Offering new enjoyment and improved amenities to fans, the A’s introduced Championship Plaza, located on the plaza between the Coliseum and the Arena on the west side of the ballpark. Championship Plaza is part of the in-game experience and features gourmet food trucks, beer stands, music, games and a large video screen, making it the perfect place to gather before and during games. Named to honor the A’s franchise nine World Series championships, the area includes pennants. Each individual pennant honors a championship, five in total from Philadelphia and four won in Oakland.
There are many interesting places to see on the drive from Oakland to Seattle. Here are some of them:
Columbia River Gorge: A 4,000-feet deep canyon that demarcates Washington from Oregon and offers one of the most spectacular natural landscapes in the country.
Forest Learning Center in Seaquest State Park: A must-visit for anyone on a Seattle to Portland road trip.
Alpha Omega, Silver Oak, Nickel and Nickel, Chateau Montelena, Heitz, Merryvale and Shraumsberg grounds: These are some of the most recommended wineries along the way.
With our drive behind us our last stop on this baseball loop is Seattle. Seattle’s laid-back attitude and diverse neighborhoods more than make up for its consistently cloudy weather. Plus, it’s home to some of the country’s best coffee! Surrounded by water (and resting between Puget Sound and Lake Washington), the city’s favorite outdoor pursuits include kayaking, hiking, camping and whale watching. In addition, the nearby Olympic Mountains and the giant Mount Rainier are visible from many spots in the city.
Some of the best baseball fans in the country can be found in T-Mobile Park, cheering on their Seattle Mariners. T-Mobile Park is a retractable roof stadium in Seattle’s SoDo neighborhood, near the western terminus of Interstate 90. The first game at the stadium was played on July 15, 1999.
If you’re not up for strenuous outdoor activities, Seattle still offers plenty to do and see. Art lovers will appreciate the glass-blown pieces at Chihuly Garden and Glass. Maritime enthusiasts can explore the Hiram M. Chittenden Locks and watch the ships putter by. Several of Seattle’s best boat tours offer an inside look at how the locks operate. The city also boasts dozens of craft breweries and food markets, making it one of the Best Foodie Destinations in the USA.
Other attractions include:
Museum of Flight
Seattle is one of the most important cities in the world of aviation and home to several facilities belonging to the Boeing Company, one of the world’s leading aircraft manufacturers. You can find out more about the city’s unique and fascinating history in aviation at one of its best museums, the Museum of Flight at Boeing Field. The museum is especially enticing for families with young children who can climb in and around various aircraft. Also recommended is the Red Barn, Boeing’s original airplane factory, which features exhibitions chronicling the history of flight. The nearby T.A. Wilson Great Gallery also holds vintage aircraft, offering travelers a unique look into Seattle’s prolific technological history. Meanwhile, the exhibit “Stranger than Fiction” delves into aerospace medicine. One of the most popular attractions is the SAM 970, which served as Air Force One for presidents Eisenhower, Kennedy, Johnson and Nixon, as well as other vice presidents and VIPs until its retirement in June 1996.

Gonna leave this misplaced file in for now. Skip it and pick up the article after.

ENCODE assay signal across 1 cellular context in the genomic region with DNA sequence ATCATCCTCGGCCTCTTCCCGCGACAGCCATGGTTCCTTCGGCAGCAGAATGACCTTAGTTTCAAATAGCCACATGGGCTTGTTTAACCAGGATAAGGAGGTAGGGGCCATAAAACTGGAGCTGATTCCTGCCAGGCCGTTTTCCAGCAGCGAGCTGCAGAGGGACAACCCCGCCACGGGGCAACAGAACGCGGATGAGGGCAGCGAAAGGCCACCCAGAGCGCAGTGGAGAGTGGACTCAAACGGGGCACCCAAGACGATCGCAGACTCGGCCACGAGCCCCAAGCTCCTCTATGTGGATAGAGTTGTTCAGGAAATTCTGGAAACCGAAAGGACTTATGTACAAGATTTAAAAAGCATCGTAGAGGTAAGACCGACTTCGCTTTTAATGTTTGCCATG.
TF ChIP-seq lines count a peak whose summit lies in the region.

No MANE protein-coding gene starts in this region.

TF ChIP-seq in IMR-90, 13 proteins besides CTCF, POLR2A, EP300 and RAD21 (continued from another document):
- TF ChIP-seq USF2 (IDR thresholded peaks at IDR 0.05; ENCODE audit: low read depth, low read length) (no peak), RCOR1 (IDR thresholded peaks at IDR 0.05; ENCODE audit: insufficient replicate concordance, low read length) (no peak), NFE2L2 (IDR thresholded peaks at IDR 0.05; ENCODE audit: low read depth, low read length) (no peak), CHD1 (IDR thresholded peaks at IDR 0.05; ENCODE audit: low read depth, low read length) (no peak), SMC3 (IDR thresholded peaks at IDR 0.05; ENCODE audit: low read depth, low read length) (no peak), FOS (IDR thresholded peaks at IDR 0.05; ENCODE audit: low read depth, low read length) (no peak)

If you’re looking to get outdoors without getting out of the city, this is the place. Sprawling across more than 500 acres in northern Seattle, Discovery Park is the city’s largest green space. You’ll find hiking trails, meadows, beaches and sand dunes abound. One must-see is the West Point Lighthouse – one of 18 active lighthouses in Washington State – which can be reached by following the North Beach Trail, while the South Beach Trail leads to a spectacular view of Mount Rainier and the city skyline.
Woodinville Wine Country
Wine lovers in search of a memorable glass of vino should head about 20 miles northeast of Seattle to explore Woodinville Wine Country. This area within the Sammamish River Valley is home to more than 130 wineries, as well as breweries, shops, hotels and restaurants. There are four districts that comprise Woodinville’s area. The Downtown District, generally regarded as a convenient spot to begin or end a trip to Woodinville – offers numerous options for eating and drinking. The Hollywood District, named for its Hollywood Schoolhouse, features an array of wineries large and small, as well as both casual and fine dining. The Warehouse District claims to have more boutique wineries per square foot than any other wine region in the world – and the nearby Artisan Hill and Junction neighborhoods are home to additional winemakers. Meanwhile, the West Valley District, which sits on the west side of the Sammamish River, has a comparatively small number of wineries. However, it also boasts distilleries and numerous restaurants.
Woodinville is accessible via Interstate 405, State Route 520 and State Route 522. The districts themselves are both walkable and bike-friendly. Numerous passes are available for purchase, ranging in price from around $30 to $80. They cover tastings at multiple wineries, some in specific districts and some region-wide. Lodging options within Woodinville include well-known chain hotels, luxury boutique hotels and unique bed-and-breakfasts. For more information, visit the Woodinville Wine Country website.
Another great baseball loop. Put it in the books!